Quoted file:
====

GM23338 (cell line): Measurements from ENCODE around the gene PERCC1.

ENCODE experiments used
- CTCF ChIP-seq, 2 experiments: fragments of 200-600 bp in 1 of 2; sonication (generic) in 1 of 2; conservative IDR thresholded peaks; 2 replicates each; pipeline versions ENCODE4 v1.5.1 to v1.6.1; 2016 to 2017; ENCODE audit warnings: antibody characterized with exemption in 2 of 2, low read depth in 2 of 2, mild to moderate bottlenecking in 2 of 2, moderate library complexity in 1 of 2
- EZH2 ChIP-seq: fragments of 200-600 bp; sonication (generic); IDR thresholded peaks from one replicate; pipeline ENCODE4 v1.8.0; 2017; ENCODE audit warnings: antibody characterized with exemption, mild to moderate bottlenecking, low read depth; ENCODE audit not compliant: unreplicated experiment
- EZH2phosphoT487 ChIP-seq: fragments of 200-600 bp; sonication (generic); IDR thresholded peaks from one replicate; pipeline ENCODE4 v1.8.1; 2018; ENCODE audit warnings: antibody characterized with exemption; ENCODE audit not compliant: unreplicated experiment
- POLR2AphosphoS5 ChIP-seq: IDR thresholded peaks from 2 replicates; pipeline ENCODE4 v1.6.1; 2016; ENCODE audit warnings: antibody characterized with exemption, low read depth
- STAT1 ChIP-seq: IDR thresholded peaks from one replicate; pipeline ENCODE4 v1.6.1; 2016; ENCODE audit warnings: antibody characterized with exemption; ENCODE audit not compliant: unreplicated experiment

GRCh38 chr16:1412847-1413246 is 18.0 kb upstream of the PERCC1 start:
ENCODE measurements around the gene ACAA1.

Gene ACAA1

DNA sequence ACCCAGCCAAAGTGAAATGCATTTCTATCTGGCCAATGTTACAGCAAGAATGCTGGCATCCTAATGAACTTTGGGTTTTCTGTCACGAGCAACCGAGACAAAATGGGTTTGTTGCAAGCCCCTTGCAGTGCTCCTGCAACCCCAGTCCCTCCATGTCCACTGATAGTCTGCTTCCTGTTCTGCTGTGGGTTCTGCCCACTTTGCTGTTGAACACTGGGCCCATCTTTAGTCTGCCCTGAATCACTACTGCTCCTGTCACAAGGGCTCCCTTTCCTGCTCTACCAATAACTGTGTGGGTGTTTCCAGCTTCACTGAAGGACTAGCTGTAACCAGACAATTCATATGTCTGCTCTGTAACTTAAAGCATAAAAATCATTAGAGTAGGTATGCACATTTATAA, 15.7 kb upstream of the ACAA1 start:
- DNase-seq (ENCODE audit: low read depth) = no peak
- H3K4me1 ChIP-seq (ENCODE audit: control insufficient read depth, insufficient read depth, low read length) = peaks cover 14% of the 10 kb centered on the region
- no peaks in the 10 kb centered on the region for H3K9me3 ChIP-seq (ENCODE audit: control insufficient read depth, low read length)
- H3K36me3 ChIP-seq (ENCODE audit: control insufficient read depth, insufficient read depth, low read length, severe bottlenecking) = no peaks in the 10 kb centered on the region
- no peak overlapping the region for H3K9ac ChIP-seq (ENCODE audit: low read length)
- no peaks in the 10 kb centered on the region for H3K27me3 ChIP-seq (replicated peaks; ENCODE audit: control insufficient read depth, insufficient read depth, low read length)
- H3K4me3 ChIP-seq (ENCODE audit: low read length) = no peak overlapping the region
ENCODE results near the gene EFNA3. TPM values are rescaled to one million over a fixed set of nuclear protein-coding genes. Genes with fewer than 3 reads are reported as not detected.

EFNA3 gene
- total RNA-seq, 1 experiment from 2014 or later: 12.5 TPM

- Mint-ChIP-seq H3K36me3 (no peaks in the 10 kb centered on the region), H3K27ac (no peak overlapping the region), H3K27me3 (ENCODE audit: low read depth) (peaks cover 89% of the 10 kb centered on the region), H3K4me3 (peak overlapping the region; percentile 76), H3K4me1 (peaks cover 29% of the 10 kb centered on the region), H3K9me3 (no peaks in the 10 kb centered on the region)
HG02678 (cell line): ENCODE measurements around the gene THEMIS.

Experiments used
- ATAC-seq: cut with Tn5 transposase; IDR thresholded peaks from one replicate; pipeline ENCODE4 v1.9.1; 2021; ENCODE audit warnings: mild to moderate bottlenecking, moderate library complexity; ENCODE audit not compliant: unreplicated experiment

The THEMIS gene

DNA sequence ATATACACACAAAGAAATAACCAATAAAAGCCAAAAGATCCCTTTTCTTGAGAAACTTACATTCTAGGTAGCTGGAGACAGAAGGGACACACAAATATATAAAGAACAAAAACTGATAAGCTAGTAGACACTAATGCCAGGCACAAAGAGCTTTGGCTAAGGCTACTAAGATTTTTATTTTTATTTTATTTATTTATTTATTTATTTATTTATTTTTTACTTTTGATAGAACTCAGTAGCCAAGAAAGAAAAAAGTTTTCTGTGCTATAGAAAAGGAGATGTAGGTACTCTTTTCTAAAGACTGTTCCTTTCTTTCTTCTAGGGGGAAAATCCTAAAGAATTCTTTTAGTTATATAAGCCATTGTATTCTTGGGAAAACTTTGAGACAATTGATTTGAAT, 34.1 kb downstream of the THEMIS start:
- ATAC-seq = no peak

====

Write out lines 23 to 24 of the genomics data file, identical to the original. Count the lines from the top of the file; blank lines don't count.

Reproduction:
HG02678 (cell line): ENCODE measurements around the gene THEMIS.

Experiments used